And third, if the law states that private banks can no longer print money, then the authorities are entitled to implement whatever close scrutiny of private banks is needed to ensure they are not in fact printing / creating money. If the authorities need to occasional random checks on backstreet printers to make sure they are not turning out imitation $100 bills, so be it.
As to exactly how the “second blocker” would work, I’ve copied the section of Modernising Money that sets that out. That makes up the rest of this article and relevant paragraphs are in green. Incidentally note that the authors refer to safe accounts as “transaction accounts”. Plus note that the authors’ method of splitting the bank industry in two is a bit different from Friedman’s and Kotlikoff’s. That is F&K’s preferred method is to have entirely separate institutions making up the two halves of the industry. In contrast, Modernising Money envisages two types of account housed under the same roof: so called “investment” accounts and “transaction” accounts.
Section 6.7 of Modernising Money.
This section explains how banks will normally make loans (including via overdrafts) under the reformed system. For the purpose of the demonstration, we will consider an example where one customer's investment of £1,000 is funding an equal loan to another individual customer. In reality, the amounts loaned may be smaller than the investment and spread across multiple customers, or alternatively, multiple investments may fund one larger loan. There does not need to be any direct link between individual savers and borrowers.
Under these proposals, in order for a bank to make a loan it must have funds on hand. Initially this requires a customer, John, who wants to make an investment using some of the funds currently in his Transaction Account. He first needs to open an Investment Account at the bank and 'fund' it with a transfer from his Transaction Account. John sees the balance of his Transaction Account fall by £1,000, and sees the balance of his new Investment Account increase by £1,000. However, in reality the money from his Transaction Account has actually moved to Regal Bank's Investment Pool at the Bank of England. The Bank of England's balance sheet has now changed (see fig 6.1O). On Regal Bank's balance sheet, the funds are transferred from John's Transaction Account to the bank's Investment Pool, and the bank creates a new liability of £1,000, which is John's new Investment Account (see fig 6.11).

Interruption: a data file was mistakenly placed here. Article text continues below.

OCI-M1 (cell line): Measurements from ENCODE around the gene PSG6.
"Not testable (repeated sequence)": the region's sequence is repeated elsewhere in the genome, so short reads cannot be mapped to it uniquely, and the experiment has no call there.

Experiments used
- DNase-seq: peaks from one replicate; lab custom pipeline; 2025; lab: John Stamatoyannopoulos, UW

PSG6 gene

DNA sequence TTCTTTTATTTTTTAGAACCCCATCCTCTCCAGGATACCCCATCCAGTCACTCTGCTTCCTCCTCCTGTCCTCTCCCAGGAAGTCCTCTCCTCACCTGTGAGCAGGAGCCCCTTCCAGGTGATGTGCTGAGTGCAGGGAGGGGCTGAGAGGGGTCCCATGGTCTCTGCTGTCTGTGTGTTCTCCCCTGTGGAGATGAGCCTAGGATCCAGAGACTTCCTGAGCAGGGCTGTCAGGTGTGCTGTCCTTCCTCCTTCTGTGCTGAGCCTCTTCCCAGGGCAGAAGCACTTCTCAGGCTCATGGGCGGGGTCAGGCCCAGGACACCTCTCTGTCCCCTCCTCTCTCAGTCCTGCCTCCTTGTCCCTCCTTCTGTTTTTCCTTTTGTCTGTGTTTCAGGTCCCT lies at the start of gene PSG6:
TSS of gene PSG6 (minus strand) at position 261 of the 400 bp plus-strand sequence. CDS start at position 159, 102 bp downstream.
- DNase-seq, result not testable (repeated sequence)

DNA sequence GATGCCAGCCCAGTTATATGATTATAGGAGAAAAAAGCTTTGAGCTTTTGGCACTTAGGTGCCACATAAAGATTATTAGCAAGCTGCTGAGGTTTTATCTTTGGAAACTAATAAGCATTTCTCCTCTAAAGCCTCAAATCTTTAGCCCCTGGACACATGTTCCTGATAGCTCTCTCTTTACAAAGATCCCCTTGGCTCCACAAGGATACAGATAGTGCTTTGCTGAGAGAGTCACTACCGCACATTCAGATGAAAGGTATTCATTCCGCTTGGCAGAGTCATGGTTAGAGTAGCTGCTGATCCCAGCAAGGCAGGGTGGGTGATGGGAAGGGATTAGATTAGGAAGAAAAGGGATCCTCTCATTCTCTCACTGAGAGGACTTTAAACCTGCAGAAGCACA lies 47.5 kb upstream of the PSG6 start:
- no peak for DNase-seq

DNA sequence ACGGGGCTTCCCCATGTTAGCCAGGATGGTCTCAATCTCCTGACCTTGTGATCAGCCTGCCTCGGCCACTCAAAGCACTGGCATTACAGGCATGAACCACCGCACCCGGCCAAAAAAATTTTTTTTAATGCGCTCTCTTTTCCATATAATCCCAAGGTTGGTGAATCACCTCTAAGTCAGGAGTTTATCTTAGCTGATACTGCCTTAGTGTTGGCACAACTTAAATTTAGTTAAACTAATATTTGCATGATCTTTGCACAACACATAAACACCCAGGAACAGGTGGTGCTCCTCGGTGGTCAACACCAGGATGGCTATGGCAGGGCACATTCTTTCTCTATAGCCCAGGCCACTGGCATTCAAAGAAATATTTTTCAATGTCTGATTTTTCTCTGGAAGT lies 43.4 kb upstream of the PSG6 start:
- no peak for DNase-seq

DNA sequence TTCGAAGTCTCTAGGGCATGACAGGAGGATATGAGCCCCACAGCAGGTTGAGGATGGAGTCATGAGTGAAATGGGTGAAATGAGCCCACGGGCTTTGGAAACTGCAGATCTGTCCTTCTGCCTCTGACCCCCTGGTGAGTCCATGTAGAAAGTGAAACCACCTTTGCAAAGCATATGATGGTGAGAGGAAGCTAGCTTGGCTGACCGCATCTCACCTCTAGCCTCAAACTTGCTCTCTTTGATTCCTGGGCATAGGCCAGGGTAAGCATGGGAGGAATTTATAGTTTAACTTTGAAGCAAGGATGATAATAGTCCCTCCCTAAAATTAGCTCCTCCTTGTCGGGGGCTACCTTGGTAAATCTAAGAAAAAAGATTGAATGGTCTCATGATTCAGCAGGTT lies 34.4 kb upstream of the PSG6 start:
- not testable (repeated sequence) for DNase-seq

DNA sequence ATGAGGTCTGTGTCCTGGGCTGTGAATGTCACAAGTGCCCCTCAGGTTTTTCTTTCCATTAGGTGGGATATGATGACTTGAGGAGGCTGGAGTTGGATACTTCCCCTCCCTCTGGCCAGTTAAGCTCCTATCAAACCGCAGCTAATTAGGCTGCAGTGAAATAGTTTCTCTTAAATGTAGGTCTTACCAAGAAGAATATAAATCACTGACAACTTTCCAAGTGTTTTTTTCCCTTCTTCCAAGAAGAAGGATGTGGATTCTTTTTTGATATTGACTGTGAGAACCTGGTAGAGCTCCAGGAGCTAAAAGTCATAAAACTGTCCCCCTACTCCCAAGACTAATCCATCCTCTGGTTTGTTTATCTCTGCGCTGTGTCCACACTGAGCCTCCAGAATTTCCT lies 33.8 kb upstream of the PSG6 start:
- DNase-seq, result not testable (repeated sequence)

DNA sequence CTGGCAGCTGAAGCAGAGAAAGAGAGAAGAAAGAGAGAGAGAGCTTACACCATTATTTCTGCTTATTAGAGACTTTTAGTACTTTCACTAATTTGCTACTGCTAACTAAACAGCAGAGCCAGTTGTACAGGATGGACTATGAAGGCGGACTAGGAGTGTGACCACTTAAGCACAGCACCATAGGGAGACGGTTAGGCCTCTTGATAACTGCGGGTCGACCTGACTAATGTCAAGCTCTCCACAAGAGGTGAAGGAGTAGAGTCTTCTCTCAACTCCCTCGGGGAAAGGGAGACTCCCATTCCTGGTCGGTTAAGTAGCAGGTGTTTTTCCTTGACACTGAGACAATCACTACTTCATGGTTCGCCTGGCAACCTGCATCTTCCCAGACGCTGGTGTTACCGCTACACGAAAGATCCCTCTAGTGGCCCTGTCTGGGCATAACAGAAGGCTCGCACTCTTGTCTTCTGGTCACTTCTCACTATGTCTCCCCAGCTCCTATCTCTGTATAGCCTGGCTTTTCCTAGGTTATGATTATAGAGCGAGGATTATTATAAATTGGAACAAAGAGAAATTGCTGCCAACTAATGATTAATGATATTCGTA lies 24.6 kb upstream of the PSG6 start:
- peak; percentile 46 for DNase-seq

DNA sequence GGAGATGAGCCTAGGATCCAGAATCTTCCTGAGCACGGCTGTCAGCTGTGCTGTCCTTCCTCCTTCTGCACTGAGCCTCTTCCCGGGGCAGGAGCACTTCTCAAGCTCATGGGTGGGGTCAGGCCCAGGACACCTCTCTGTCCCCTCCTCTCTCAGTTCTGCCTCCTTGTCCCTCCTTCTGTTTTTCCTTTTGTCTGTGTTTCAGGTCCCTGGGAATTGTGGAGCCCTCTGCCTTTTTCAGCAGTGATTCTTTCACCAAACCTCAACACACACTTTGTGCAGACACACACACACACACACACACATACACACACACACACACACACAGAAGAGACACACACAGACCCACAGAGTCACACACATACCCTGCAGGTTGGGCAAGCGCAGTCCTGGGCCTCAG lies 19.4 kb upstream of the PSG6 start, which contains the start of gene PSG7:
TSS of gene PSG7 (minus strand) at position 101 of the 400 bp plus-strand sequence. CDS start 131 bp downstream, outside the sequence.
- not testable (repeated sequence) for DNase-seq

The money in Regal Bank's Investment Pool is then used to make a loan to a borrower, David. David signs a contract with the bank confirming that he will repay £1,000 plus interest. This legally enforceable contract represents an asset for the bank, and is recorded on the balance sheet as such. Simultaneously, money is moved from Regal Bank's Investment Pool at the Bank of England to the Customer Funds Account administered by Regal Bank, and Regal Bank increases the value of David's Transaction Account (see fig 6.12).
The balance sheet still balances, with the Investment Account liability to John offset by the loan asset made to David. Throughout the process, electronic money in the accounts at the Bank of England has moved from the Customer Funds Account to the Investment Pool, and back to the Customer Funds Account. Ownership of the money has moved from John to David.
In summary, any money 'placed in' an Investment Account by a customer will actually be immediately transferred from that customer's Transaction Account (at the Bank of England) to the bank's 'Investment Pool' account (at the Bank of England). At this point, the money will belong to the bank, rather than the Investment Account holder, and the bank will note that it owes the Investment Account holder the amount of money that the account holder invested (i.e. the Investment Account will be recorded as a liability on the bank's balance sheet). When this money is then lent, the money will be transferred from its Investment Pool (at the Bank of England) to the borrower's Transaction Account (at the Bank of England). At no point did any money leave the Bank of England's balance sheet, and no additional deposits were created anywhere in the system. This ensures that the act of lending does not increase the level of purchasing power in the economy, as it does in the current system.